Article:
In our previous article we discussed what is ansible inventory and configuration file which lays the foundation for learning ansible. In this article, we are going to discuss ansible ad hoc commands with some examples.
Ansible Ad hoc commands are great if you want to perform quick tasks and tasks that are not often repeated. Usually, these ad hoc commands are one-liner commands that you can run directly from the terminal or from the shell script.
Before you learn how to work with ad hoc commands, you need to know what idempotent is. Ansible is idempotent in nature, meaning no matter how many times you run the same task if an object state has already changed, ansible won’t try to make the same changes to that object again.
Ad hoc commands are sent via
/usr/bin/ansible program. You can run the following command to get the list of supported options for the ansible command.
$ ansible --help
If you don’t have an ansible lab to practice with, you can check out our guide on how to manually set up ansible and use Vagrant and Virtualbox.
Get to know the target
Before you get started with ad hoc assignments or script writing, you should have a clear understanding of the business requirements and the target environment you will be working with.
The target environment can be anything such as servers, network devices, containers, cloud solutions, etc. that ansible supports. Here I am using two managed nodes with Ubuntu 20.04.
You can run the following command to check the list of hosts used when you run an ad hoc command or playbook.
#SYNTAX $ ansible --list-hosts
Group name can be standard-IallI ungrouped) or user-defined groupsI
If you want to know more about groups, check out the following link.
Download the list of hosts for all groups.
$ ansible all --list-hosts hosts (2): managed1.anslab.com managed2.anslab.com
Get a list of hosts for the user-defined group. Here is my group name ubuntuI
$ ansible ubuntu --list-hosts hosts (2): managed1.anslab.com managed2.anslab.com
The inventory file contains the list of managed nodes. The location of the inventory file is configured in the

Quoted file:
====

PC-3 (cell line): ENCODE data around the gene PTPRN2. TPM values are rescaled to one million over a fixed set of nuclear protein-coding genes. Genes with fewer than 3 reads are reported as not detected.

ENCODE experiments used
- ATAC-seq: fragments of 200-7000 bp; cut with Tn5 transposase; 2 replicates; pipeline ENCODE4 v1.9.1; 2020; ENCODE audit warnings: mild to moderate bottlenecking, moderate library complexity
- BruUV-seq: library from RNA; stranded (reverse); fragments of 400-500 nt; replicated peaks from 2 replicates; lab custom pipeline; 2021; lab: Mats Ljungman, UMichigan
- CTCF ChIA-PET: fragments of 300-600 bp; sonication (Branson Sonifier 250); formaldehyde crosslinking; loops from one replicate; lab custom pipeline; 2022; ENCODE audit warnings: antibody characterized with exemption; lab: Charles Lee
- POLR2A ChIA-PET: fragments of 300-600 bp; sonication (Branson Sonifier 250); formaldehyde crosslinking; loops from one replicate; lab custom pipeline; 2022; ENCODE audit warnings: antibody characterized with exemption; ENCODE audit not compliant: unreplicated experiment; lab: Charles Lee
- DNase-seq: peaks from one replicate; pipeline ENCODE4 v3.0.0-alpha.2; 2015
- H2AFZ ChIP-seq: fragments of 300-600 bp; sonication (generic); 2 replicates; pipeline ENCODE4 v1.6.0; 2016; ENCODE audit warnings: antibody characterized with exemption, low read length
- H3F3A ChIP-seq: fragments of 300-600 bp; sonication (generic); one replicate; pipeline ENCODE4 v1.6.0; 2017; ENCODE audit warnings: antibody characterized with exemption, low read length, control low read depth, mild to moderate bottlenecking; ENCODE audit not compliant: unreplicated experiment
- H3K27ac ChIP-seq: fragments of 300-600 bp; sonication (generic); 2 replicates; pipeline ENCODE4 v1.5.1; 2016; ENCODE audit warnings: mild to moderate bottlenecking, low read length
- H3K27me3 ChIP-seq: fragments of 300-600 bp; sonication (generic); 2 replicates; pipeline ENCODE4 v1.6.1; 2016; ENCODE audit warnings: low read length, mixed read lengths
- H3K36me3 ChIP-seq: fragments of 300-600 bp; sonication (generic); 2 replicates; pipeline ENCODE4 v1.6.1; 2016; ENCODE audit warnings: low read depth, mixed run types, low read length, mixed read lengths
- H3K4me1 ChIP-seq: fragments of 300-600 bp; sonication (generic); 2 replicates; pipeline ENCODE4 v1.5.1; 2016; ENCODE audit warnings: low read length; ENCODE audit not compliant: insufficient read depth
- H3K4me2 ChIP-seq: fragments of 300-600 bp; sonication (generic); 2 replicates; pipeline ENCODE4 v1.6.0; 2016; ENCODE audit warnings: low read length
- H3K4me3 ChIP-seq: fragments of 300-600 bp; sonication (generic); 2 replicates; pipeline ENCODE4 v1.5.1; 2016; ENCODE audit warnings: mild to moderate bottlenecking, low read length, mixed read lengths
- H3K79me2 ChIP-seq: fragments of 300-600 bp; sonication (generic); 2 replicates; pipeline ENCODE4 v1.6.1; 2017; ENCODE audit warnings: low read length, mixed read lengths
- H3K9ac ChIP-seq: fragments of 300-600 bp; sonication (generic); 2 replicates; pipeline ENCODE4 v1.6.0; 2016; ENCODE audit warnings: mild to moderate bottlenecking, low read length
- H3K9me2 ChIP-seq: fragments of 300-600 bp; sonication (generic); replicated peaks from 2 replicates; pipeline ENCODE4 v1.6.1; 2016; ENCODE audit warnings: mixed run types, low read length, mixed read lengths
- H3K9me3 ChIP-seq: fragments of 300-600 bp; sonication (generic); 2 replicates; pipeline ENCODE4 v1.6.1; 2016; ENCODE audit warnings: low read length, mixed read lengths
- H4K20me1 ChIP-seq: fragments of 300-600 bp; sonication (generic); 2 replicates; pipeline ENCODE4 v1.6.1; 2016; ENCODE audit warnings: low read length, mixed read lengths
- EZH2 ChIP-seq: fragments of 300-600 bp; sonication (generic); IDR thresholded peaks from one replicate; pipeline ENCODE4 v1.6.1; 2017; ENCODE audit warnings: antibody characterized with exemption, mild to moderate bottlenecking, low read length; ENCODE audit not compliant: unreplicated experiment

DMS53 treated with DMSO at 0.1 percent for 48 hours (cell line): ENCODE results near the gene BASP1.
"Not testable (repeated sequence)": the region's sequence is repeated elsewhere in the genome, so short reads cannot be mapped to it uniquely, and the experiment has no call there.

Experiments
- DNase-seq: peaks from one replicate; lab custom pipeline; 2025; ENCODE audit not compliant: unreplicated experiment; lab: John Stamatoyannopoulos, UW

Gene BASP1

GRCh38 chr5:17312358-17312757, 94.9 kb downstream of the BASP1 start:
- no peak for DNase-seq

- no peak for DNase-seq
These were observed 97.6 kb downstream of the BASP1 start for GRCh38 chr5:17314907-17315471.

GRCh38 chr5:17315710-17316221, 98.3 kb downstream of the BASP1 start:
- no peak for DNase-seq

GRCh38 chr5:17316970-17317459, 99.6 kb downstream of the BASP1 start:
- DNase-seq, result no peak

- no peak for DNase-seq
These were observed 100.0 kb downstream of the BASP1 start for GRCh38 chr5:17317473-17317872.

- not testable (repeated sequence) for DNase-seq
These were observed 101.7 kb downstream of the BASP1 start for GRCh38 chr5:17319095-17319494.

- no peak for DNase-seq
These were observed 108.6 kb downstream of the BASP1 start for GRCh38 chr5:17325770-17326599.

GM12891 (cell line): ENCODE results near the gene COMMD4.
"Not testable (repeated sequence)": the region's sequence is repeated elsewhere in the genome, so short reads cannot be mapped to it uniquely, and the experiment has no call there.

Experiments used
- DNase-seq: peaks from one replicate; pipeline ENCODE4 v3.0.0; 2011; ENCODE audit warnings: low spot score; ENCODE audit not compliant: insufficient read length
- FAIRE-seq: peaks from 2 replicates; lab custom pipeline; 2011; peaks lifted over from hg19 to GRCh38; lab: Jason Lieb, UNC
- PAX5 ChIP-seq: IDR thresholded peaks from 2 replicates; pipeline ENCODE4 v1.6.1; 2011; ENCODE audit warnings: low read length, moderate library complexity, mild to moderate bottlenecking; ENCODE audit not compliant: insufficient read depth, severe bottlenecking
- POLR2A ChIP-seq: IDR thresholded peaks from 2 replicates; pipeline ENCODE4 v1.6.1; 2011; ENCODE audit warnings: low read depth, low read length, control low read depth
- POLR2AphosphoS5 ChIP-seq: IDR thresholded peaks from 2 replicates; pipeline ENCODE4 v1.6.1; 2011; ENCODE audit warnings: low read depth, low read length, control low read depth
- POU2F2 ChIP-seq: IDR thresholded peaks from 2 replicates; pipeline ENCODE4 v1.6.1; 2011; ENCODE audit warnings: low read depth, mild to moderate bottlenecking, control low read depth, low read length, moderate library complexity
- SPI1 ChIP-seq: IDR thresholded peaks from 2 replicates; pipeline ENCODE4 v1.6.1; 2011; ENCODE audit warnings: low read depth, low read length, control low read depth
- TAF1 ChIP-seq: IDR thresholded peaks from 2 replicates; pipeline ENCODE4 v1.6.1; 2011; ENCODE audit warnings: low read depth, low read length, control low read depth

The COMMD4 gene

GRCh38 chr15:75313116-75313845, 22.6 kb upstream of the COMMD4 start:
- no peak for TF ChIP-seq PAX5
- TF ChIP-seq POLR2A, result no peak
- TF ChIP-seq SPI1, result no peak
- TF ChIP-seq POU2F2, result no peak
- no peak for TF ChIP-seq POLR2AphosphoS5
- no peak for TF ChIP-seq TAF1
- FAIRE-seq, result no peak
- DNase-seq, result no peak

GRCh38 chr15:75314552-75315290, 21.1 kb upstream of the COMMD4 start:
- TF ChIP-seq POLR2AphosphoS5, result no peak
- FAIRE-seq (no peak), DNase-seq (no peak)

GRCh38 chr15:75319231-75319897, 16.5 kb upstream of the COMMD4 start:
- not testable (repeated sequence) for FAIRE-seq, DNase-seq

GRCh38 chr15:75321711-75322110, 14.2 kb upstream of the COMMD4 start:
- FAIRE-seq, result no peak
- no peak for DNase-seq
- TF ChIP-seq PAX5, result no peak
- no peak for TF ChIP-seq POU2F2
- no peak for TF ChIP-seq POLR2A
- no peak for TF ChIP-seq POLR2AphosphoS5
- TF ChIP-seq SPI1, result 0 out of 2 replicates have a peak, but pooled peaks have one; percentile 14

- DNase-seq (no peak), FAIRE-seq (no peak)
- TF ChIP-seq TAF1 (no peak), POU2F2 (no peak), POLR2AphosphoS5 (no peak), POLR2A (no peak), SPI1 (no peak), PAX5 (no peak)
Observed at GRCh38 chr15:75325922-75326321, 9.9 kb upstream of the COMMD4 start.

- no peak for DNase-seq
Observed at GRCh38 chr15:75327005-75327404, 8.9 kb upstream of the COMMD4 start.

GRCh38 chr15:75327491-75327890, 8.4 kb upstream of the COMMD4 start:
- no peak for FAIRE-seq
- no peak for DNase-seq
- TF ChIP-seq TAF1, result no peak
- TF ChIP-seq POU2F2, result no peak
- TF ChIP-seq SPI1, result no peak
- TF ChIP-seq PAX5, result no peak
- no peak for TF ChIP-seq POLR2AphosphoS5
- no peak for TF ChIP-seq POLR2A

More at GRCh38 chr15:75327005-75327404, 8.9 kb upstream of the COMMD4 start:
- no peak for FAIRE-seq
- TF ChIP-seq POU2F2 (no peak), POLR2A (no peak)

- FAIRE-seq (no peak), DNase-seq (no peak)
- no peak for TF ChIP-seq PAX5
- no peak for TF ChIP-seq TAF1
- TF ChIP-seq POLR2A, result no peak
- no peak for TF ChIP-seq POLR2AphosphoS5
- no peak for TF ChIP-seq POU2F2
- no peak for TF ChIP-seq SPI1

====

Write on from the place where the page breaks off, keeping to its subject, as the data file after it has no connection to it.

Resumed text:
ansible.cfg File. You can override the location of the inventory file with the
--inventory flag when running ad hoc commands.
I have two inventory files and the default file is called hosts. To use the host2 file, I have the . usage
-i flag and pass the file as an argument.
$ ansible all -i host2 --list-hosts hosts (1): managed2.anslab.com
NB: If the inventory file is in a different location, you must specify the absolute path. You can refer to the following link to know the priority order for the inventory file.
Ansible is a tool that comes with a battery, which means that numerous modules come with it. Modules are programs written in Python which is used by ansible to run on the managed nodes to perform a task. Ansible follows the plug-and-play approach, which means you can write your own module and run it through ansible.
Ansible supports many packages created by the open source community and various product vendors. Run the following command to get the list of all modules installed on your computer.
$ ansible-doc -l # LIST ALL MODULES AVAILABLE $ ansible-doc -l | grep -i -w ^apt # GREP PARTICULAR MODULE(APT) MODULE
To view the documentation for a module, you can run the following command. Here I am reviewing the documentation for the apt module, the package management module for Debian/Ubuntu based distributions.
$ ansible-doc apt
The image below shows the documentation for the ansible apt module.
Ad Hoc Command Syntax
There are a few inputs you need to enter when running the ad hoc command.
- You must specify the targets (managed nodes). You can use the default “all/ungrouped” groups or user-defined groups.
- You must pass the module name as an argument to the
- Each module accepts a range of options. Those options must be passed as arguments to -a flag. If there are multiple options, they must be enclosed in quotes.
$ ansible [group] -m [module] -a [module arguments]
You can combine other arguments we saw in the previous sections into ad hoc commands.
Check connectivity with the Ping module
The first module you run after setting up ansible is the “ping” module. The ping module is used to verify that connectivity is good with the controller and managed nodes. If the connection is successful, you will get a response like: “ping: pong”I